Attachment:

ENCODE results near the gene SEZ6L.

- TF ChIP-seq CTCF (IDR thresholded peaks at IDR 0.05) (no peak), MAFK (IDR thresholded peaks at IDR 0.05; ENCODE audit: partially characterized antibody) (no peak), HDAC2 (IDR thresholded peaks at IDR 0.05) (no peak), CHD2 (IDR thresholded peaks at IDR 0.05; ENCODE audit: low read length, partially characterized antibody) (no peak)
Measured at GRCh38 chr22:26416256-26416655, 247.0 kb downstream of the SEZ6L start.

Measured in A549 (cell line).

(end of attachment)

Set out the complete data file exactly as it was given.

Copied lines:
ENCODE results near the gene SEZ6L.

- TF ChIP-seq CTCF (IDR thresholded peaks at IDR 0.05) (no peak), MAFK (IDR thresholded peaks at IDR 0.05; ENCODE audit: partially characterized antibody) (no peak), HDAC2 (IDR thresholded peaks at IDR 0.05) (no peak), CHD2 (IDR thresholded peaks at IDR 0.05; ENCODE audit: low read length, partially characterized antibody) (no peak)
Measured at GRCh38 chr22:26416256-26416655, 247.0 kb downstream of the SEZ6L start.

Measured in A549 (cell line).